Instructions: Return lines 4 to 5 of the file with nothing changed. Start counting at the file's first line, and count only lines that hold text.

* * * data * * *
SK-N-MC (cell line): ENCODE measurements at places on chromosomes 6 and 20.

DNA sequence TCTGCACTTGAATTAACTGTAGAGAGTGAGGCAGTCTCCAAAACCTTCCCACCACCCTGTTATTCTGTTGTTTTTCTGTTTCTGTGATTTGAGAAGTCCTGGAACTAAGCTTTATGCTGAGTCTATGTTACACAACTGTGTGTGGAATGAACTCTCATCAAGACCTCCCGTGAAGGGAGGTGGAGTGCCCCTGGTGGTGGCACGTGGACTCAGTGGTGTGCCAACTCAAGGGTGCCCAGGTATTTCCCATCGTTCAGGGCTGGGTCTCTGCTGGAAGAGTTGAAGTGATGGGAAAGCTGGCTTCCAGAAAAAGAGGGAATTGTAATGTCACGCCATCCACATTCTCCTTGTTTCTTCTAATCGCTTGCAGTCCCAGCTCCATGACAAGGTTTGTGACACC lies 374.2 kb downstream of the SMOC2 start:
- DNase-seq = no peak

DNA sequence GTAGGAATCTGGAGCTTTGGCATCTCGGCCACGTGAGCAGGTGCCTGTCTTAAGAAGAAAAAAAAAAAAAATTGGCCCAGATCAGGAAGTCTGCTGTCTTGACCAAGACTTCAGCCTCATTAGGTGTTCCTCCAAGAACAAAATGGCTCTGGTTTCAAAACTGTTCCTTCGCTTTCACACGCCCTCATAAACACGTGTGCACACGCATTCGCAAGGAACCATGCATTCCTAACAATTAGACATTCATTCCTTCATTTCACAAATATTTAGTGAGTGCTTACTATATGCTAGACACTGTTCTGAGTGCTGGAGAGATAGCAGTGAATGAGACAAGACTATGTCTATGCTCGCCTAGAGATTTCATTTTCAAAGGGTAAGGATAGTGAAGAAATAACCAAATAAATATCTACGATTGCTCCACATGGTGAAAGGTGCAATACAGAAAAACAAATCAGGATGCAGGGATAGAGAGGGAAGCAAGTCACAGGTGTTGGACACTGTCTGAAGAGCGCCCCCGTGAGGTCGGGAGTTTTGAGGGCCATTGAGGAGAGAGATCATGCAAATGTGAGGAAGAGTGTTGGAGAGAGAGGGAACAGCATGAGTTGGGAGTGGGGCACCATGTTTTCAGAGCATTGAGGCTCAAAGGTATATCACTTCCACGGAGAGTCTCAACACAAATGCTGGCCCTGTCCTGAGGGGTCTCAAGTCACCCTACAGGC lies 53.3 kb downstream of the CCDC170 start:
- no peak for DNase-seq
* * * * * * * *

DNA sequence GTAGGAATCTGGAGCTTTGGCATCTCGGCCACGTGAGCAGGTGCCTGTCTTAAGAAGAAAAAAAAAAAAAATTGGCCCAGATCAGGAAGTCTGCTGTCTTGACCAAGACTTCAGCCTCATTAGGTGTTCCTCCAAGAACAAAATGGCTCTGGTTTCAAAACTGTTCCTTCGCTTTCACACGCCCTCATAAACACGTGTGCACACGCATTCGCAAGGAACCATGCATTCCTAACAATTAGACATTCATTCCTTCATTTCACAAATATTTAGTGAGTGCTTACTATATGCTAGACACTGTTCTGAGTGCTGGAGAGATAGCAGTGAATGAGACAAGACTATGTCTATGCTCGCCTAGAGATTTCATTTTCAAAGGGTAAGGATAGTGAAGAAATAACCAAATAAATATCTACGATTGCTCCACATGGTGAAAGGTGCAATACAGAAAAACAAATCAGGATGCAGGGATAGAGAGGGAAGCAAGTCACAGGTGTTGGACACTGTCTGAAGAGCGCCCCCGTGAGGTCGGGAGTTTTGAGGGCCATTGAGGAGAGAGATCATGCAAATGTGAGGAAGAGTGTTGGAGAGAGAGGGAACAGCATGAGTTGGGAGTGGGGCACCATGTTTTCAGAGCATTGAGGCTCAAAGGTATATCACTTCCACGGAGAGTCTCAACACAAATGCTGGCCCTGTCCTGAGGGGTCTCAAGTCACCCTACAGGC lies 53.3 kb downstream of the CCDC170 start:
- no peak for DNase-seq